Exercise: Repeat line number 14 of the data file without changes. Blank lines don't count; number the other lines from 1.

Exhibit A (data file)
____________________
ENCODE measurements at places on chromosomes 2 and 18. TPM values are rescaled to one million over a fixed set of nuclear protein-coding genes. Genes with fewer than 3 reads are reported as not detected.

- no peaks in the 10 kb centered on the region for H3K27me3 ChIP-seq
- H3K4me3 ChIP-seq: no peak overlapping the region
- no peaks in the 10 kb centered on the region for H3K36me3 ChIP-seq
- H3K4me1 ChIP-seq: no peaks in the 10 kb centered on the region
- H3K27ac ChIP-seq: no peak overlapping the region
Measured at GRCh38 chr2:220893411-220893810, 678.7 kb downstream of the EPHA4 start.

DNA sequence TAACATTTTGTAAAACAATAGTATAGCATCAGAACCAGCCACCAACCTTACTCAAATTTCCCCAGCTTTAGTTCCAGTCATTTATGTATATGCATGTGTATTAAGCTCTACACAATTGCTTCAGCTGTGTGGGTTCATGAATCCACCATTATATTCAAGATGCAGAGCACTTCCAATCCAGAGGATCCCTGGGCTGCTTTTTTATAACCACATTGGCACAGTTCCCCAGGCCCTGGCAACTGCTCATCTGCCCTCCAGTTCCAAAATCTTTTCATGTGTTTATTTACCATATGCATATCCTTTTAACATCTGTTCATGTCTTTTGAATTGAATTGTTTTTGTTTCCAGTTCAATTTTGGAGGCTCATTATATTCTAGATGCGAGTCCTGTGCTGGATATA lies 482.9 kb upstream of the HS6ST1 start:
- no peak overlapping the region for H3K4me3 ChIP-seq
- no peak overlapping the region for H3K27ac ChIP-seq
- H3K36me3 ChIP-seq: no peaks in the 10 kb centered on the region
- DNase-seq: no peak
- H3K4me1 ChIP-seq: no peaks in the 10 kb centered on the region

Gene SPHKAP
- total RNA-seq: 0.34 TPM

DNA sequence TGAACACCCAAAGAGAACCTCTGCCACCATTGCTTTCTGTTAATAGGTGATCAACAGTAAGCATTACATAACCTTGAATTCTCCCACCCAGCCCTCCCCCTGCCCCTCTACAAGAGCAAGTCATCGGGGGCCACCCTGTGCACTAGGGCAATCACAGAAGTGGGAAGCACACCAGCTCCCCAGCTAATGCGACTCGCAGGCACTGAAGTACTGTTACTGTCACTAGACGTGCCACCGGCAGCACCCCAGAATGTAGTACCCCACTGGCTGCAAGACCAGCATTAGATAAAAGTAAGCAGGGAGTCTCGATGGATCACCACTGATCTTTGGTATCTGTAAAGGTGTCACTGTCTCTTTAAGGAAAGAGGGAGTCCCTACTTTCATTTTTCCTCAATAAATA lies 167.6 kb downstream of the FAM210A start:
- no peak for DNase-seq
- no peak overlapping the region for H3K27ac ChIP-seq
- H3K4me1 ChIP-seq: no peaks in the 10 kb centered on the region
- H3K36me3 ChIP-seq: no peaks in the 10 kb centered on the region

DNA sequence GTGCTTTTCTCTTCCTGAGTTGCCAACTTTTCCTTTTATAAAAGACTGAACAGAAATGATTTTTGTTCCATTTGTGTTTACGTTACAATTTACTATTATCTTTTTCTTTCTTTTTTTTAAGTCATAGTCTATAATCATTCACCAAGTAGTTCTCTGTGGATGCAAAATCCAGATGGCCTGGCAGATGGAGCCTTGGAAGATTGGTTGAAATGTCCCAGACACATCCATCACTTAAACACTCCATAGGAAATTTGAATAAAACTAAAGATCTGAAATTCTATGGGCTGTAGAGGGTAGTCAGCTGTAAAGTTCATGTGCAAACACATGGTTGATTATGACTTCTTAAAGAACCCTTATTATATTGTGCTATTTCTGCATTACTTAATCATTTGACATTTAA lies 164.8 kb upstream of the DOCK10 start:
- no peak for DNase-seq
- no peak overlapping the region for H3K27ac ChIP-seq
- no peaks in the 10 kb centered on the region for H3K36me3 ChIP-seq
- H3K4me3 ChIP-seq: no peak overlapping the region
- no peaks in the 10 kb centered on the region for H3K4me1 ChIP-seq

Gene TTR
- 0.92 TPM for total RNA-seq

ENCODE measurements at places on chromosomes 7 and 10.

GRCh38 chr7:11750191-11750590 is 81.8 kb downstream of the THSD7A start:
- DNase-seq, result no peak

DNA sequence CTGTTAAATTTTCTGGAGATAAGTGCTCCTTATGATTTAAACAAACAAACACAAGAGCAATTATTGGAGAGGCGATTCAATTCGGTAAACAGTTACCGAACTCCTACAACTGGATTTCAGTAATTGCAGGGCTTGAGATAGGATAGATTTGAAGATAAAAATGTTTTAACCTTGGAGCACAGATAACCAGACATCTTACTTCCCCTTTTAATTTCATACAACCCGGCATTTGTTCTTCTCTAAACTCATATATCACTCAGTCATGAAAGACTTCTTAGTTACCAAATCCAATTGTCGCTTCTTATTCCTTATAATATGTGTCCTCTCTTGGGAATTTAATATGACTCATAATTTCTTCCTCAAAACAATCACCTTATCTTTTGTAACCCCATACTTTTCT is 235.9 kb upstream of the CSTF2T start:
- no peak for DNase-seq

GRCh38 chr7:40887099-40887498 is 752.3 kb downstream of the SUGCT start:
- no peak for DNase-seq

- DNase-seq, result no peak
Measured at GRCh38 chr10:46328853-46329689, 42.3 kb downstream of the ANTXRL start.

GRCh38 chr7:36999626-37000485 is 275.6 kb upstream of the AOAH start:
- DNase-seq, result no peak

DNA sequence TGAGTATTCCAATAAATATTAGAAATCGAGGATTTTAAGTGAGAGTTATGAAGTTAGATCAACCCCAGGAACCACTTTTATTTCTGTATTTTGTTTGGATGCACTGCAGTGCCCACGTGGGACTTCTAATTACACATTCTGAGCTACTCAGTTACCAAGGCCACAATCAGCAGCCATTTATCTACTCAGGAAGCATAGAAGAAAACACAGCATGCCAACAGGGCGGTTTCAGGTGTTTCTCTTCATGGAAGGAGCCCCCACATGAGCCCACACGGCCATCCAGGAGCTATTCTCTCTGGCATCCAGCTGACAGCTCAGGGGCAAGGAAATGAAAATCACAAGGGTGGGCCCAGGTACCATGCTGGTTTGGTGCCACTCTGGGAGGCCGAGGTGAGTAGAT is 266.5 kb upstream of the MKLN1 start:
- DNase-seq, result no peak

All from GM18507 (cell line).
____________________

Gene SPHKAP